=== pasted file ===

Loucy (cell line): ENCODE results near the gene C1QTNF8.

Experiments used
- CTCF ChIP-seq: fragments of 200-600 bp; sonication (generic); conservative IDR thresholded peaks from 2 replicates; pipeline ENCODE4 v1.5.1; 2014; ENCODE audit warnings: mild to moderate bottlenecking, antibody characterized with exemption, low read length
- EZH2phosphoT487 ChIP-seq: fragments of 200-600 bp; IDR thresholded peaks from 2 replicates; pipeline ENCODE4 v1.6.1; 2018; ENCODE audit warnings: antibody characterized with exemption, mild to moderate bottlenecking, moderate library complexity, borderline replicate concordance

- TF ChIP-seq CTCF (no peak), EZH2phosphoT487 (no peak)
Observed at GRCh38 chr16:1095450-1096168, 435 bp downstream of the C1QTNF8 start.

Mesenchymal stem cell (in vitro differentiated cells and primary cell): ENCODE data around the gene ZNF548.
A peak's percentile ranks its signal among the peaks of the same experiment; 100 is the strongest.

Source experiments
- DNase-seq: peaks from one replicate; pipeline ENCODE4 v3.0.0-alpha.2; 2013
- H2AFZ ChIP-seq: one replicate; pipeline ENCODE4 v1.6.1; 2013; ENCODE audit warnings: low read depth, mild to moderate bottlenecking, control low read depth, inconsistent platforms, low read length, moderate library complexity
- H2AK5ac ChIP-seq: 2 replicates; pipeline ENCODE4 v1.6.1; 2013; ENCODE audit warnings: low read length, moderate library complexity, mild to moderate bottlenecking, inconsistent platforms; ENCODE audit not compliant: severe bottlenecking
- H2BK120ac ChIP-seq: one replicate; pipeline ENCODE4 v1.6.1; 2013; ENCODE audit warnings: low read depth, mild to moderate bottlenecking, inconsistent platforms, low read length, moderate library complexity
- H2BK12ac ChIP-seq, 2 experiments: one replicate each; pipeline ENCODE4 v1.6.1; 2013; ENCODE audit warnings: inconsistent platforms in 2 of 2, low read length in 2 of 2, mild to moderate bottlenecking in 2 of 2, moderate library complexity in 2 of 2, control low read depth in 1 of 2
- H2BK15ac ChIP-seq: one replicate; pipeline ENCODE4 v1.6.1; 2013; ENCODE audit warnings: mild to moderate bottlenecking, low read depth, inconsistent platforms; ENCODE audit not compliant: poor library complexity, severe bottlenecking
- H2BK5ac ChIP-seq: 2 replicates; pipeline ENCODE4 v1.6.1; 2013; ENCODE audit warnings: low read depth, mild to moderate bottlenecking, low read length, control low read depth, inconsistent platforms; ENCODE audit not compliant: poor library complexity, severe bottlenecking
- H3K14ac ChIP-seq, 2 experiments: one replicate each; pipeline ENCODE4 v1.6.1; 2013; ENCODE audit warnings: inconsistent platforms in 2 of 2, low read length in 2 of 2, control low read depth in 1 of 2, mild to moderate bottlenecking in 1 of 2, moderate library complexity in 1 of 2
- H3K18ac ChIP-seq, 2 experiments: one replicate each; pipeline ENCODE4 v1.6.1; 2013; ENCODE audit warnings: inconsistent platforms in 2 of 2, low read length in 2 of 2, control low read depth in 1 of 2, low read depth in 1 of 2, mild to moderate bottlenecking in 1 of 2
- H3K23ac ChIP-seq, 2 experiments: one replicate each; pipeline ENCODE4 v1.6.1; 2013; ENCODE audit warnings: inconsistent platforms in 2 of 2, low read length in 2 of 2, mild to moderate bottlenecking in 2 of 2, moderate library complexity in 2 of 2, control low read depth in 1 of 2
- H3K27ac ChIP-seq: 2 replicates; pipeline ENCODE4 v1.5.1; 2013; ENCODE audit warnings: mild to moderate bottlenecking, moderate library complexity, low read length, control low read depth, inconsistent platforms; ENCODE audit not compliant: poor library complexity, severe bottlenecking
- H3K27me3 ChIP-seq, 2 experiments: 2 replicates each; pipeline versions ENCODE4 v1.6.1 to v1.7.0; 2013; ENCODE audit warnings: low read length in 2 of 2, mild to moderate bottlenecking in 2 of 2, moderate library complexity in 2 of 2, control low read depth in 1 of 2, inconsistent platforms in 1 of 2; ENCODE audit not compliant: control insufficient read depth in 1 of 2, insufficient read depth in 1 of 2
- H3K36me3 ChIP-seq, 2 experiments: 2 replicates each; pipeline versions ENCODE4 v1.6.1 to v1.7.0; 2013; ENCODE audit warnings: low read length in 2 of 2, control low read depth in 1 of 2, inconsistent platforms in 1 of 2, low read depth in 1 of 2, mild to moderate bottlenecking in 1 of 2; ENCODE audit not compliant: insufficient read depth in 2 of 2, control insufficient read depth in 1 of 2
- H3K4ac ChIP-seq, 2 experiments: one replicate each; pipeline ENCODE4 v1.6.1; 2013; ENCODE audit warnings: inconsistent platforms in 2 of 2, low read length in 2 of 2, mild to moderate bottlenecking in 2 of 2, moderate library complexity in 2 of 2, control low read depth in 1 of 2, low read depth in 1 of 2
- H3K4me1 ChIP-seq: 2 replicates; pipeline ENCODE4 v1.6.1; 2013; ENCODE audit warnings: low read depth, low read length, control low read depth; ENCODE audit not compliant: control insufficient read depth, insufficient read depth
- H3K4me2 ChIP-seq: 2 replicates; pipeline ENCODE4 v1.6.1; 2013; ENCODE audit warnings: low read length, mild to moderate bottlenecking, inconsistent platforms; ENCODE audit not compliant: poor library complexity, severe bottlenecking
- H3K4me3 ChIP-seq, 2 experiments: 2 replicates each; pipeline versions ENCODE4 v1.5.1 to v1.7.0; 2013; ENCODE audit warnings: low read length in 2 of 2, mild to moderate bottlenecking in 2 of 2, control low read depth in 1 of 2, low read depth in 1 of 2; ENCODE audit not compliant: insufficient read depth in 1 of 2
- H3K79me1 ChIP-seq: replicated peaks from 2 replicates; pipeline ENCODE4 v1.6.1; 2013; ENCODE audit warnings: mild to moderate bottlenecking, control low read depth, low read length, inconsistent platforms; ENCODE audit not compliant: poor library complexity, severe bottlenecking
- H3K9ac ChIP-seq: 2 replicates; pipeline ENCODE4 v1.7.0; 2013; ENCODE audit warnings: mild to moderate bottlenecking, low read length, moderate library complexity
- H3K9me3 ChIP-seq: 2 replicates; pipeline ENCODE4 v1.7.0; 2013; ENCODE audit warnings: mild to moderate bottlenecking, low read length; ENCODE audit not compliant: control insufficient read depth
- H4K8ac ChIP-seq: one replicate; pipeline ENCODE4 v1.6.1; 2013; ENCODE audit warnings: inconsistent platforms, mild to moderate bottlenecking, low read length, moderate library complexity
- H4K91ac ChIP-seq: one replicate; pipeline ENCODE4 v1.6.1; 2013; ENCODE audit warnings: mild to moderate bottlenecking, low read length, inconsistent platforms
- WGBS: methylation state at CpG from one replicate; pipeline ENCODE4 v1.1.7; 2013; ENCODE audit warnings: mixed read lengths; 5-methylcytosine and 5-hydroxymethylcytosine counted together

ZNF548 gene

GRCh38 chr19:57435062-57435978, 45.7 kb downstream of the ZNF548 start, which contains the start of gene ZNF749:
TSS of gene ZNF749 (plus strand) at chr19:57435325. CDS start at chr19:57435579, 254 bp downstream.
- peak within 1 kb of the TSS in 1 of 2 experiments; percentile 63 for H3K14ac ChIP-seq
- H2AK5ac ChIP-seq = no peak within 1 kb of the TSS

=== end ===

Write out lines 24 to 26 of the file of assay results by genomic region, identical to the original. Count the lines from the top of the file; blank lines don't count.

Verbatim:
- H3K4me1 ChIP-seq: 2 replicates; pipeline ENCODE4 v1.6.1; 2013; ENCODE audit warnings: low read depth, low read length, control low read depth; ENCODE audit not compliant: control insufficient read depth, insufficient read depth
- H3K4me2 ChIP-seq: 2 replicates; pipeline ENCODE4 v1.6.1; 2013; ENCODE audit warnings: low read length, mild to moderate bottlenecking, inconsistent platforms; ENCODE audit not compliant: poor library complexity, severe bottlenecking
- H3K4me3 ChIP-seq, 2 experiments: 2 replicates each; pipeline versions ENCODE4 v1.5.1 to v1.7.0; 2013; ENCODE audit warnings: low read length in 2 of 2, mild to moderate bottlenecking in 2 of 2, control low read depth in 1 of 2, low read depth in 1 of 2; ENCODE audit not compliant: insufficient read depth in 1 of 2